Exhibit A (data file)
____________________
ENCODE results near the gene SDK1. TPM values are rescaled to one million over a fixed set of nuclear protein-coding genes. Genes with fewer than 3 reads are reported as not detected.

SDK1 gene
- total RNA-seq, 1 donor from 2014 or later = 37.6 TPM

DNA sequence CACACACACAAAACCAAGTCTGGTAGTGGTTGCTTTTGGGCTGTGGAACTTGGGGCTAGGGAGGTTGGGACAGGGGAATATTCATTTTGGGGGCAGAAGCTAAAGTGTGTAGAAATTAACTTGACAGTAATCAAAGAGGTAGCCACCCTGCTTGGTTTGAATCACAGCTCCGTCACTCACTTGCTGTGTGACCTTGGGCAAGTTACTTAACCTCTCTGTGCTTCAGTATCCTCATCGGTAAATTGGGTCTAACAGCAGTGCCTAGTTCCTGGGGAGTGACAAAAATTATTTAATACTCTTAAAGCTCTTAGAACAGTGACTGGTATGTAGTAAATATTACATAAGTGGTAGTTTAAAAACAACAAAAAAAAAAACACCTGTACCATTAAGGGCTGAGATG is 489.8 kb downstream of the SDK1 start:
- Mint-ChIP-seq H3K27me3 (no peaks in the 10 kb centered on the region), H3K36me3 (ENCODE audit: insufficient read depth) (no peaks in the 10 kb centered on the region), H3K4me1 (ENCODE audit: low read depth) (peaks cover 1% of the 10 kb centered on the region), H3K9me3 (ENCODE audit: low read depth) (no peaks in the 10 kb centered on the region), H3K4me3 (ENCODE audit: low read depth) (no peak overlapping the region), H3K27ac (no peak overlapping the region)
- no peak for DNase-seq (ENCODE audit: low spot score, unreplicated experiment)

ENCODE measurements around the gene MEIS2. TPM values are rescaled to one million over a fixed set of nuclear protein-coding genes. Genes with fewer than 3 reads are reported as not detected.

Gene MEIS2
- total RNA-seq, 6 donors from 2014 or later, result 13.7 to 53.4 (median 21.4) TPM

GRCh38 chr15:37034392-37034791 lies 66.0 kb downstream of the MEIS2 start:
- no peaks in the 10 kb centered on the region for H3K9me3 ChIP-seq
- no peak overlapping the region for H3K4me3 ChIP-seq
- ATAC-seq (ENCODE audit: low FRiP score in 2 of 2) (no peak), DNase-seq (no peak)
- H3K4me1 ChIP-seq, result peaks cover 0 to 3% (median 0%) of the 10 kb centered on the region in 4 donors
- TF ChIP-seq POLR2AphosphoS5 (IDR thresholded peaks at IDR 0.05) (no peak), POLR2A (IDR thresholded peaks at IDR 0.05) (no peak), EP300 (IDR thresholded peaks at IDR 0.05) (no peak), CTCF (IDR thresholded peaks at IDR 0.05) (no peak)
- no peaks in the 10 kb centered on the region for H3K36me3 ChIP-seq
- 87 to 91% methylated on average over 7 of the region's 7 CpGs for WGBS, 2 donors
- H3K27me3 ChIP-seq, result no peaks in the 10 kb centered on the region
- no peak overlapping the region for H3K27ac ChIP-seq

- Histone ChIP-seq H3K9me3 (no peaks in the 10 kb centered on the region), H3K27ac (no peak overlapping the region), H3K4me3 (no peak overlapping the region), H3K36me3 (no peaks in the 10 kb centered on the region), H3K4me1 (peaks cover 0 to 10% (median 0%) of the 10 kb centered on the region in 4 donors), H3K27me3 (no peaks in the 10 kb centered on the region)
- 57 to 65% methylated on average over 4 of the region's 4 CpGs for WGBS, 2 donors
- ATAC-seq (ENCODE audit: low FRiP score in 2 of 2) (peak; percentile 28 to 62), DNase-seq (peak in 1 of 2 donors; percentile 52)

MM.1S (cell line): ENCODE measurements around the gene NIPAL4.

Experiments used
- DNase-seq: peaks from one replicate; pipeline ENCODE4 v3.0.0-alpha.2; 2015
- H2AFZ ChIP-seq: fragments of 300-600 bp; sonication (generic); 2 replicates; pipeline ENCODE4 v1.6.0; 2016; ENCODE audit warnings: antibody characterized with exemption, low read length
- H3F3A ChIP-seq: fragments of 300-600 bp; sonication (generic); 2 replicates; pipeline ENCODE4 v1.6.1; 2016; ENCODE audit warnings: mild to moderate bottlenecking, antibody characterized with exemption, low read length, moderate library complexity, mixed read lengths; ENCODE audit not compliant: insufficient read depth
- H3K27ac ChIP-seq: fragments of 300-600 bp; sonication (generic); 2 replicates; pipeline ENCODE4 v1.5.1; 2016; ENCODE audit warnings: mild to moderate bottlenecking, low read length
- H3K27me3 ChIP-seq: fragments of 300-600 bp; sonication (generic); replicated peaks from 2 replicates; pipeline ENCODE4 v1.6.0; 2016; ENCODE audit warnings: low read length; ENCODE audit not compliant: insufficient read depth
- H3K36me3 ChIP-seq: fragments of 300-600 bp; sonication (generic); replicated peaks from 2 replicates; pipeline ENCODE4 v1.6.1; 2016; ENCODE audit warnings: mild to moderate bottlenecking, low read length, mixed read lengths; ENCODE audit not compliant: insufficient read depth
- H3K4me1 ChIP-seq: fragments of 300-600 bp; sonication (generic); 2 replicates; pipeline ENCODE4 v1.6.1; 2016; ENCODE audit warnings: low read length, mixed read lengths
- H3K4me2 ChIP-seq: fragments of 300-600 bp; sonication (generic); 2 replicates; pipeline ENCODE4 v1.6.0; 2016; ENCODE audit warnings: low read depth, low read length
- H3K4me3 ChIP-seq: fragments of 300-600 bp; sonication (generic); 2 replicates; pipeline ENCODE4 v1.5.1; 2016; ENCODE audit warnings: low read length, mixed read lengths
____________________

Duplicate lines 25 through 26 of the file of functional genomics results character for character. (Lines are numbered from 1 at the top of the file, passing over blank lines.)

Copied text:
- DNase-seq: peaks from one replicate; pipeline ENCODE4 v3.0.0-alpha.2; 2015
- H2AFZ ChIP-seq: fragments of 300-600 bp; sonication (generic); 2 replicates; pipeline ENCODE4 v1.6.0; 2016; ENCODE audit warnings: antibody characterized with exemption, low read length